In one of the first partnerships created between a nongovernmental agency and the Immigration and Naturalization Service, the Hebrew Immigrant Aid Society has helped process green card applications for 10,000 refugees.
The Refugee Adjustment Project, which began Nov. 13 and was to end this week, is the society’s response to an INS request to provide much-needed space in the New York area to ease the backlog of refugees awaiting their green cards, which provide permanent residency in the United States.
“When the INS asked for help, we jumped,” said Martin Wenick, HIAS executive vice president. “It would have taken the INS three years to process the thousands of refugees awaiting their green cards.”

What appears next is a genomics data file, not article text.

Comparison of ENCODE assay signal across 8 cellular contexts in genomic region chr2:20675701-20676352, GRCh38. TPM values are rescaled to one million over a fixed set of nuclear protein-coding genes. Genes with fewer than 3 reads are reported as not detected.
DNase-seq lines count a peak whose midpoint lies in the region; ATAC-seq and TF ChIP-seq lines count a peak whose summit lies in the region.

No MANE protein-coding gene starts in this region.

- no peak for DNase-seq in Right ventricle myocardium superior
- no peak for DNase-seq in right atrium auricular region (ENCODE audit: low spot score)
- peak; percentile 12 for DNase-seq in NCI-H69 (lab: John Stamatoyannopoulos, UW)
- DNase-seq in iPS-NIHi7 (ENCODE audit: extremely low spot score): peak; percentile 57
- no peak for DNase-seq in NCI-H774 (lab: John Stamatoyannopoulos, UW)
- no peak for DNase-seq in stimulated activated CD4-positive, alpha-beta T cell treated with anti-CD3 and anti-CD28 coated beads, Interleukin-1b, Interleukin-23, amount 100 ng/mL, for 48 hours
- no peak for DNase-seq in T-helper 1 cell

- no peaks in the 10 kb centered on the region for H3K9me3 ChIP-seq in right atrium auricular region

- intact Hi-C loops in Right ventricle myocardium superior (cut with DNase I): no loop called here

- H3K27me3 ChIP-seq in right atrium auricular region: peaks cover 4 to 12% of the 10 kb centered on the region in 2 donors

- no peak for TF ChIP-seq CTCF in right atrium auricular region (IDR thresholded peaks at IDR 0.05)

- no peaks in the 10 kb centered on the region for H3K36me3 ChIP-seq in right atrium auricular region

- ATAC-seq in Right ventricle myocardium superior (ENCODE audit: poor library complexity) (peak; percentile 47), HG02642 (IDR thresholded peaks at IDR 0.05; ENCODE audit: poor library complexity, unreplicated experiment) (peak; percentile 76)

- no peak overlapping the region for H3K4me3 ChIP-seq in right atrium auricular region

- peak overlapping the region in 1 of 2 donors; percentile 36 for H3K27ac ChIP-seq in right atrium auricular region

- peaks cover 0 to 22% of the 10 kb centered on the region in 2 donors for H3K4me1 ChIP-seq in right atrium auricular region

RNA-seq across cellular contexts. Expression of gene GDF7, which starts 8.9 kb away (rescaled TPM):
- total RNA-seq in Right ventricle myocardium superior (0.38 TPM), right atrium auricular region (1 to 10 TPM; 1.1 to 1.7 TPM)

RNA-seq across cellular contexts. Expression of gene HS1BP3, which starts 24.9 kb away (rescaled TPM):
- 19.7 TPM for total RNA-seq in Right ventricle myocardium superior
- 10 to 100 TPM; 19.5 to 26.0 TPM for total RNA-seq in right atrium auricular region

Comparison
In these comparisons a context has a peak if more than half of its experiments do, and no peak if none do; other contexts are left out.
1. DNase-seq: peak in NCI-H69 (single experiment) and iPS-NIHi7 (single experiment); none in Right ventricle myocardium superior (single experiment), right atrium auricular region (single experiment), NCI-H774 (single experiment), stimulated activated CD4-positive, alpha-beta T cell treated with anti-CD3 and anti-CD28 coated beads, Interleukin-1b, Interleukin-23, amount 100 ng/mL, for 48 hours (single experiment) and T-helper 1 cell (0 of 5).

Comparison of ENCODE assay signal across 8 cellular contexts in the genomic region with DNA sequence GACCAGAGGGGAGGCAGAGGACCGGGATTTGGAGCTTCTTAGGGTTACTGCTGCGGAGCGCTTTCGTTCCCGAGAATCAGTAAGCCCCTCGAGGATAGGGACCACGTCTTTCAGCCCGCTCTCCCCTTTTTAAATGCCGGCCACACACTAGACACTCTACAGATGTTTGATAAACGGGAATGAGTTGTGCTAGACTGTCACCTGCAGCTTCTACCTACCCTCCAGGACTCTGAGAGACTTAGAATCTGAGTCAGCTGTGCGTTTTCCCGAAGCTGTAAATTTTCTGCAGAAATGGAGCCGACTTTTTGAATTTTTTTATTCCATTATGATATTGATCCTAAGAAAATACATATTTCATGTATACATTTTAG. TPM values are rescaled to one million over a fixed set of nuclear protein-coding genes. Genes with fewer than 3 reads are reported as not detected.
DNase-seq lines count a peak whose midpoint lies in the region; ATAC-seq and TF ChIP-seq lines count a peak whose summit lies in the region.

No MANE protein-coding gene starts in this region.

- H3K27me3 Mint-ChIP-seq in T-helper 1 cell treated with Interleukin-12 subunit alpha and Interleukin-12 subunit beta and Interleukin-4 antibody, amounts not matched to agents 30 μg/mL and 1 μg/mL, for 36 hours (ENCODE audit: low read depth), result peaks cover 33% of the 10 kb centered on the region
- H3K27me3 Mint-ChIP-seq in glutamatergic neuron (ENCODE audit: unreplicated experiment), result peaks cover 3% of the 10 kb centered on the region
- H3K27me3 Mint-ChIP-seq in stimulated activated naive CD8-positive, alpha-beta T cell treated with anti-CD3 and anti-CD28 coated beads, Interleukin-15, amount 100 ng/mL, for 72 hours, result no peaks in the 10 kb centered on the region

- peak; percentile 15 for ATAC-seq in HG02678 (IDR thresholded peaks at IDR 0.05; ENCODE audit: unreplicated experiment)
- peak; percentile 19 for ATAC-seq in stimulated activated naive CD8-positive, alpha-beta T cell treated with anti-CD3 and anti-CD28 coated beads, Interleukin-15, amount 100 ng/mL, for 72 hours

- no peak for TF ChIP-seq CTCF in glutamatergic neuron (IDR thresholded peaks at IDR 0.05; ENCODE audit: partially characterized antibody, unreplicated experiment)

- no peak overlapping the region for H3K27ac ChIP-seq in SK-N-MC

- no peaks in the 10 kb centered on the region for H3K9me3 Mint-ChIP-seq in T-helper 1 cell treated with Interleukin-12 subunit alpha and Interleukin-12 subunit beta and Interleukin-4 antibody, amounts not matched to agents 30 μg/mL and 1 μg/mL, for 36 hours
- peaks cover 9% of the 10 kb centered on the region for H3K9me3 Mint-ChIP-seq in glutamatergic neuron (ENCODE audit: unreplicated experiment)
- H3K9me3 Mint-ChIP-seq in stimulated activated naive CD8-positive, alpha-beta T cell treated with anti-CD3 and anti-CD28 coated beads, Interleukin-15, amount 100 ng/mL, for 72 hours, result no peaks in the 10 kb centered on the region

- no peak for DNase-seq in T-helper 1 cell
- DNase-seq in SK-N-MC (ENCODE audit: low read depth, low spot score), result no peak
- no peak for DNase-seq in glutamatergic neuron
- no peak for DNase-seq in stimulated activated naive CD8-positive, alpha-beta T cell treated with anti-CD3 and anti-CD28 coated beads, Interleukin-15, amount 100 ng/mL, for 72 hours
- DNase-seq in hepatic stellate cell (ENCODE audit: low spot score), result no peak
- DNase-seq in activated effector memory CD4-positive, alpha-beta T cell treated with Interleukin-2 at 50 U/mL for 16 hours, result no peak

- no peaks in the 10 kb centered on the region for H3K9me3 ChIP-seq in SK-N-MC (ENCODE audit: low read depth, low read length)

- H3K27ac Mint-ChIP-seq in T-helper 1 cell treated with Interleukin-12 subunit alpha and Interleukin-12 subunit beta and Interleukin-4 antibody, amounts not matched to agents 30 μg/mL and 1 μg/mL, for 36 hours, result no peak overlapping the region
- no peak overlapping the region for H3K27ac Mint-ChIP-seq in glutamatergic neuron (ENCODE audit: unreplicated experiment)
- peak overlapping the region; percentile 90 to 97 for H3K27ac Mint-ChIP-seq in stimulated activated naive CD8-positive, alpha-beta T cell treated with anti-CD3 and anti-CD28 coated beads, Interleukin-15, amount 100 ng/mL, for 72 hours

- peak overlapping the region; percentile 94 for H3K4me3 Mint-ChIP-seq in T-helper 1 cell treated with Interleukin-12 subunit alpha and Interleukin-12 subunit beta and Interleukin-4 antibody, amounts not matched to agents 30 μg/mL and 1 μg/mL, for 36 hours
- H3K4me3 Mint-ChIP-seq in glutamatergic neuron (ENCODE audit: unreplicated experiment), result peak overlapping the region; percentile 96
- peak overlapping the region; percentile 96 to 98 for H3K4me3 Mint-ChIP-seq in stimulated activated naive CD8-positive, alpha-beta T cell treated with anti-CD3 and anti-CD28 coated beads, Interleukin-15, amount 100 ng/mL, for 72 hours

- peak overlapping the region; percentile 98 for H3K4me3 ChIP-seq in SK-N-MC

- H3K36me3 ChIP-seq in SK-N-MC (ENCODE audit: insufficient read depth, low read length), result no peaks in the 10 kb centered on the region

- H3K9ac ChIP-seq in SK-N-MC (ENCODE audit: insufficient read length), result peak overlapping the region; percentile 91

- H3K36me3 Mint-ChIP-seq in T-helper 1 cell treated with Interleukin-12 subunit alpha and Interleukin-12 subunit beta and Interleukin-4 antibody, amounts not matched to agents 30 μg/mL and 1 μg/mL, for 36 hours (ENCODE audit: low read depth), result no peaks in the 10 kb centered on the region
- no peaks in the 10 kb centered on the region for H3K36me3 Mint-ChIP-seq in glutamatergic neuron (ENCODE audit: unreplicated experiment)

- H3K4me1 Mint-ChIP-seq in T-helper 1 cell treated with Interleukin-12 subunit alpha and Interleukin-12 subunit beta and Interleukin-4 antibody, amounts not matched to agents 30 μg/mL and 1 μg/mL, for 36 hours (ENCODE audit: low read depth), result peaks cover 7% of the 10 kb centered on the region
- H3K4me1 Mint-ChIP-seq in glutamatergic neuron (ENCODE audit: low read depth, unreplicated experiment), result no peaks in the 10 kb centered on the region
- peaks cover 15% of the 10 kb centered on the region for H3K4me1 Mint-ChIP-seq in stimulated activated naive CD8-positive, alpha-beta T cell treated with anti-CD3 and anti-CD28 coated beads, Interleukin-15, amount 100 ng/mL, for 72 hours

INS budgetary constraints were one of the causes for the backlog, Wenick said.
More than 250 people, mostly Jews from the former Soviet Union and Iran, have been processed daily at HIAS headquarters in New York, said Wenick.
Some non-Jewish refugees have been processed there as well.
To handle the large number of applicants, HIAS converted a large room normally used for board meetings and provided security and staff to assist the INS in preparing documents, translating information and taking photographs.
HIAS is one of 10 voluntary agencies that have cooperative agreements with the U.S. State Department to resettle refugees.